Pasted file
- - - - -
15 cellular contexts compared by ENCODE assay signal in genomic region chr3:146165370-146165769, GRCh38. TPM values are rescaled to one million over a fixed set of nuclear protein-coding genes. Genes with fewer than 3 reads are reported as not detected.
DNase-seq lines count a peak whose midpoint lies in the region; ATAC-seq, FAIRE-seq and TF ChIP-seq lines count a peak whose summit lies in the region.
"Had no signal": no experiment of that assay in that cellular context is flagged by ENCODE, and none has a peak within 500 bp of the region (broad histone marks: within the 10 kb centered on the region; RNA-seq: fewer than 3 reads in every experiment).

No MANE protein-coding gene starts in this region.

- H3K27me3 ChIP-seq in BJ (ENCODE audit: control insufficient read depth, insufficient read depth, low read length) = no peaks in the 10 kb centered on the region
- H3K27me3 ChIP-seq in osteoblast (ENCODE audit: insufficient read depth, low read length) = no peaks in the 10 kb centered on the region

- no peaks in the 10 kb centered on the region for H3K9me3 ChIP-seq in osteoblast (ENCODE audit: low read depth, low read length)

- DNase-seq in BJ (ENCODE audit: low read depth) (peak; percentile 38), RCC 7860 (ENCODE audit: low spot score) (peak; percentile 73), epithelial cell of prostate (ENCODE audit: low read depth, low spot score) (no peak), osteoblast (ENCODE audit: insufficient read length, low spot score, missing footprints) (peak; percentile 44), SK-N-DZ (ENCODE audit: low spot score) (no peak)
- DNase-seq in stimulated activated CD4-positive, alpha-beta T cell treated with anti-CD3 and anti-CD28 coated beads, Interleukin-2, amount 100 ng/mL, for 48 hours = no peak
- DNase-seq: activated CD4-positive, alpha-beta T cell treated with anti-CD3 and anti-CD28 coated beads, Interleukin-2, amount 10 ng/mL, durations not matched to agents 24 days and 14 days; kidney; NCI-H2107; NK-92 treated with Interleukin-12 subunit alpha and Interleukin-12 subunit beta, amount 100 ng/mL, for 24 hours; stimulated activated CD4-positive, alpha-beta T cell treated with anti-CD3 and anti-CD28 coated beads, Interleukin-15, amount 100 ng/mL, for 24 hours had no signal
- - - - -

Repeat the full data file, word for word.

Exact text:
15 cellular contexts compared by ENCODE assay signal in genomic region chr3:146165370-146165769, GRCh38. TPM values are rescaled to one million over a fixed set of nuclear protein-coding genes. Genes with fewer than 3 reads are reported as not detected.
DNase-seq lines count a peak whose midpoint lies in the region; ATAC-seq, FAIRE-seq and TF ChIP-seq lines count a peak whose summit lies in the region.
"Had no signal": no experiment of that assay in that cellular context is flagged by ENCODE, and none has a peak within 500 bp of the region (broad histone marks: within the 10 kb centered on the region; RNA-seq: fewer than 3 reads in every experiment).

No MANE protein-coding gene starts in this region.

- H3K27me3 ChIP-seq in BJ (ENCODE audit: control insufficient read depth, insufficient read depth, low read length) = no peaks in the 10 kb centered on the region
- H3K27me3 ChIP-seq in osteoblast (ENCODE audit: insufficient read depth, low read length) = no peaks in the 10 kb centered on the region

- no peaks in the 10 kb centered on the region for H3K9me3 ChIP-seq in osteoblast (ENCODE audit: low read depth, low read length)

- DNase-seq in BJ (ENCODE audit: low read depth) (peak; percentile 38), RCC 7860 (ENCODE audit: low spot score) (peak; percentile 73), epithelial cell of prostate (ENCODE audit: low read depth, low spot score) (no peak), osteoblast (ENCODE audit: insufficient read length, low spot score, missing footprints) (peak; percentile 44), SK-N-DZ (ENCODE audit: low spot score) (no peak)
- DNase-seq in stimulated activated CD4-positive, alpha-beta T cell treated with anti-CD3 and anti-CD28 coated beads, Interleukin-2, amount 100 ng/mL, for 48 hours = no peak
- DNase-seq: activated CD4-positive, alpha-beta T cell treated with anti-CD3 and anti-CD28 coated beads, Interleukin-2, amount 10 ng/mL, durations not matched to agents 24 days and 14 days; kidney; NCI-H2107; NK-92 treated with Interleukin-12 subunit alpha and Interleukin-12 subunit beta, amount 100 ng/mL, for 24 hours; stimulated activated CD4-positive, alpha-beta T cell treated with anti-CD3 and anti-CD28 coated beads, Interleukin-15, amount 100 ng/mL, for 24 hours had no signal